WSRW has received photos of the vessel 'Trio Vega' loading sand in the harbour of El Aaiun, the capital of occupied Western Sahara.
The Trio Vega, a Sierra Leone-flagged cargo vessel with a capacity of around 1,800 tonnes, has been shuttling between Las Palmas and El Aaiun for the past 10 days. In its hold, the vessel is carrying sand from the parts of Western Sahara that have been occupied by Morocco since 1975. The people of Western Sahara have not consented to the taking of the sand, making the practice in violation of international law.
The Trio Vega has a track record in transporting sand from the occupied territories to the port of Las Palmas; it has made several deliveries earlier this year and has been known to commute between to the two harbours for years.
The photos below show the Trio Vega loading up in the harbour of El Aaiun on 24 August 2013, shortly before the vessel set sail for Las Palmas again. There, the sand is likely to be stored in the silos of Granintra S.A. - a cement factory located on the harbour premises - for subsequent usage on location or shipment to project sites.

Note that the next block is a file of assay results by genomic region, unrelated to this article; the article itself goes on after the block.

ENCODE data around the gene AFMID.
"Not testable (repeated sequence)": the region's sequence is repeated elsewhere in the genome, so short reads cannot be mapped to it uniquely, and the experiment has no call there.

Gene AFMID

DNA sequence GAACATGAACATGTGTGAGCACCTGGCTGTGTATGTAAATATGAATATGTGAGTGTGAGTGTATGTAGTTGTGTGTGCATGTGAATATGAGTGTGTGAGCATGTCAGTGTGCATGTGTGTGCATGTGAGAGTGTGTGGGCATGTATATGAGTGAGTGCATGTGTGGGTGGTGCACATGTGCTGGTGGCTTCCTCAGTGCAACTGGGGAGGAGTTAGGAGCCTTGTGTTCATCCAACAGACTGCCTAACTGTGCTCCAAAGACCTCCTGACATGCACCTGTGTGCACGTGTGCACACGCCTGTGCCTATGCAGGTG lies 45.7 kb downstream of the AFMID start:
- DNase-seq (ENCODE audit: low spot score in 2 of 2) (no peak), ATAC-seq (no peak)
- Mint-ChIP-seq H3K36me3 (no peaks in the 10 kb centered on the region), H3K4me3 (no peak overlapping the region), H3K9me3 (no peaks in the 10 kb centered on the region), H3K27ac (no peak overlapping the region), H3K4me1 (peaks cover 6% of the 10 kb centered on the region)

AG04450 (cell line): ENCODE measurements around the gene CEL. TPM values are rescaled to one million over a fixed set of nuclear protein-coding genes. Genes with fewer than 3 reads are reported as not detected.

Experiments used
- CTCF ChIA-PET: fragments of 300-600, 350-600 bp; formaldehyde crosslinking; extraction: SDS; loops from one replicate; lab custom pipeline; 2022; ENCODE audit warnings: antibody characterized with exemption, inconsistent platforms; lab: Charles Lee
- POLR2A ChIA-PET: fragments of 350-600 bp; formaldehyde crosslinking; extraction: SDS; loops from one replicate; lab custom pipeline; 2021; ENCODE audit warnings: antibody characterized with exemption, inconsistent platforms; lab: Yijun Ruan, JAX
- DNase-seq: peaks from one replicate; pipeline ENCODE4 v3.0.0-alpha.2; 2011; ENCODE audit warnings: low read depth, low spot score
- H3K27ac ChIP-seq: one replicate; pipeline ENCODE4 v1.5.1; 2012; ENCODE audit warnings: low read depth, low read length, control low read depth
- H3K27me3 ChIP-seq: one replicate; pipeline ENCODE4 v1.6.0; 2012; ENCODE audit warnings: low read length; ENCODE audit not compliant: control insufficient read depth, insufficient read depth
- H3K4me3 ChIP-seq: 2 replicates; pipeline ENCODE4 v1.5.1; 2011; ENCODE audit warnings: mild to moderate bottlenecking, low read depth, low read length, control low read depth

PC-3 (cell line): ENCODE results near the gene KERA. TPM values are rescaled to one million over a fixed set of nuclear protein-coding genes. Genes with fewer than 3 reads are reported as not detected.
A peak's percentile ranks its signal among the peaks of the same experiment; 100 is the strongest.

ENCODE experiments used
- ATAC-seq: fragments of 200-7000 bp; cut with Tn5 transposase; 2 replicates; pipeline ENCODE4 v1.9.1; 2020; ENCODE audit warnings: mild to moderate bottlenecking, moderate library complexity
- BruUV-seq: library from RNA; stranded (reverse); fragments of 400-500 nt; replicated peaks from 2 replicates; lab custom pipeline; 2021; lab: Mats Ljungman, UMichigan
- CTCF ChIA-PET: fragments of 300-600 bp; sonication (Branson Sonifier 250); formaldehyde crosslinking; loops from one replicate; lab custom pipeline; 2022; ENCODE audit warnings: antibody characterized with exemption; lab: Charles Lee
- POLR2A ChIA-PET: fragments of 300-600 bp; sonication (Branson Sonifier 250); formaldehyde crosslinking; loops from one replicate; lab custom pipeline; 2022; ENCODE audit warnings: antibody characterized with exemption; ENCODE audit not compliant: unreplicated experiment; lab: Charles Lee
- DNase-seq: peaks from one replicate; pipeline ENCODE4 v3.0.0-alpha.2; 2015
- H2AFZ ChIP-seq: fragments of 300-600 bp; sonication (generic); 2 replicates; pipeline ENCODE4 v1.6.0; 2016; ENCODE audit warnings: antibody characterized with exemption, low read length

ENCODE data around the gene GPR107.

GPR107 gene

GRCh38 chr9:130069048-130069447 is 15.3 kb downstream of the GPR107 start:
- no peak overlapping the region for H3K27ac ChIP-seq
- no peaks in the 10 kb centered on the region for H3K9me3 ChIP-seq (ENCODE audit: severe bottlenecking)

For many years now, sand from occupied Western Sahara has been a much desired material in the Canary Islands, where it is mainly used to enhance the tourist beaches or for the construction industry.
The Trio Vega is expected to arrive back in El Aaiun later today, with an empty hold waiting to be filled.
The construction work on the controversial beach of Mogán in Gran Canary started 2 December.
The bay of Mogán at Gran Canary Island will next week be covered in conflict sand from occupied Western Sahara.
Sand exports from occupied Western Sahara to Spain continue unabated.
About thirty persons gathered at the docks of Palma de Mallorca to protest the unloading of sand from occupied Western Sahara.